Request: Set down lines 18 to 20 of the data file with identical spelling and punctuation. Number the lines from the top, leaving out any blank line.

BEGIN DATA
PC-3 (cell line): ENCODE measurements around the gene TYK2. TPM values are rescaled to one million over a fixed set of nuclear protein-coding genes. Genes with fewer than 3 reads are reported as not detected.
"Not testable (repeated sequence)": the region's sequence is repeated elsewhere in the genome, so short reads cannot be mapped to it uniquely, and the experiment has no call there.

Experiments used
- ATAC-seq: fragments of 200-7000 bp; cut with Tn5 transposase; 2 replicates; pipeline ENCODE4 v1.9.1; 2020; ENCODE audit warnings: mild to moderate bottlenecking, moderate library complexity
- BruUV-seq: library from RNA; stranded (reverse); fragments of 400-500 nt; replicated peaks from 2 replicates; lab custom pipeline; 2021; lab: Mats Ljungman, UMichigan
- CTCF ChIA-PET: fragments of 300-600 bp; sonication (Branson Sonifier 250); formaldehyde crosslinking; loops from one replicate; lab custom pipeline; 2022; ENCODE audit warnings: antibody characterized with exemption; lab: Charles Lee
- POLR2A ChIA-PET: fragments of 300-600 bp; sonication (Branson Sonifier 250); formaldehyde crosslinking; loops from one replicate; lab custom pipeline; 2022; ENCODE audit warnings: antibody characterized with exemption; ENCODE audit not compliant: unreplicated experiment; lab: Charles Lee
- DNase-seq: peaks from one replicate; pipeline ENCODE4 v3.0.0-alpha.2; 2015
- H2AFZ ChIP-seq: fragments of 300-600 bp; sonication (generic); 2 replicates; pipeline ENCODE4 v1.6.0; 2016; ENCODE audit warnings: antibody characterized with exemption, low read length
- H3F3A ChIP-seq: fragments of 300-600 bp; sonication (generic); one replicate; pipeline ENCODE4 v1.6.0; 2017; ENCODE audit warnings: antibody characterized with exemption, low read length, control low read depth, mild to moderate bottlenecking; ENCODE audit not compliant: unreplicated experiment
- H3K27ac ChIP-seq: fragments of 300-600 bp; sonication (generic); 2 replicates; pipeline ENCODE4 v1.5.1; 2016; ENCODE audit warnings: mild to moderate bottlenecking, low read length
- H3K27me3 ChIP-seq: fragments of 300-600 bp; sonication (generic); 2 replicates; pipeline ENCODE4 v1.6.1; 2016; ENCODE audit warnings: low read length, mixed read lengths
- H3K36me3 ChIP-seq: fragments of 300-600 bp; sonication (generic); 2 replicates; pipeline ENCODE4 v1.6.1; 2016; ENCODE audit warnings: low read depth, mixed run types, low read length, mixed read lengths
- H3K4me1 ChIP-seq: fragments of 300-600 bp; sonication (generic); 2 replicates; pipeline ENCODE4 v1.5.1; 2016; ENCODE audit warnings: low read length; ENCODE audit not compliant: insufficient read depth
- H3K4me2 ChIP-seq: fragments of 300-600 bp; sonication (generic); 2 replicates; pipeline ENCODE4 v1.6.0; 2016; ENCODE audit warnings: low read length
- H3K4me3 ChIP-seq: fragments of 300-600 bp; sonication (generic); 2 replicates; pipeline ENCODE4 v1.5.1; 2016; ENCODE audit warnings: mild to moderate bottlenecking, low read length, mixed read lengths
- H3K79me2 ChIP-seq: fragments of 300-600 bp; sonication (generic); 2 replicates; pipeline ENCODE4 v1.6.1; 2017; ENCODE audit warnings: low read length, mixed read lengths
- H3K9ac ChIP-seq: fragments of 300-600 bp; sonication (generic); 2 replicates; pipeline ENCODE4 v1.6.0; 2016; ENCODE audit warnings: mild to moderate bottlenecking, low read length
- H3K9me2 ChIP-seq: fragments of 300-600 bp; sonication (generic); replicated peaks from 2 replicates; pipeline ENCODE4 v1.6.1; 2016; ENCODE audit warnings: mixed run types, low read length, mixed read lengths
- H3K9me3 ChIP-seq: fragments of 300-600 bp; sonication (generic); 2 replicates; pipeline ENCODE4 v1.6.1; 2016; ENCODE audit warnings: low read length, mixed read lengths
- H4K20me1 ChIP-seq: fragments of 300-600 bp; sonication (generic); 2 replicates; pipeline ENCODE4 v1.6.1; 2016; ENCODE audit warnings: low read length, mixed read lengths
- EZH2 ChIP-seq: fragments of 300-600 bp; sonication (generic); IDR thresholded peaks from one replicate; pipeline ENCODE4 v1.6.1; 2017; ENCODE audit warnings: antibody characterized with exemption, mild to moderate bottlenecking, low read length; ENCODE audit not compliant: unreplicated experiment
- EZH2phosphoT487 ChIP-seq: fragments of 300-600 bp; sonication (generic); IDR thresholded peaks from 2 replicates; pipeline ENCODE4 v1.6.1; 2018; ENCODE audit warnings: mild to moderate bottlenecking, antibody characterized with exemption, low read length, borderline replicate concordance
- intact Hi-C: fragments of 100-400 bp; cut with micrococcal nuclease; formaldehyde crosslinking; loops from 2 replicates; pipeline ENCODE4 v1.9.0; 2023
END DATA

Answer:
- H3K9ac ChIP-seq: fragments of 300-600 bp; sonication (generic); 2 replicates; pipeline ENCODE4 v1.6.0; 2016; ENCODE audit warnings: mild to moderate bottlenecking, low read length
- H3K9me2 ChIP-seq: fragments of 300-600 bp; sonication (generic); replicated peaks from 2 replicates; pipeline ENCODE4 v1.6.1; 2016; ENCODE audit warnings: mixed run types, low read length, mixed read lengths
- H3K9me3 ChIP-seq: fragments of 300-600 bp; sonication (generic); 2 replicates; pipeline ENCODE4 v1.6.1; 2016; ENCODE audit warnings: low read length, mixed read lengths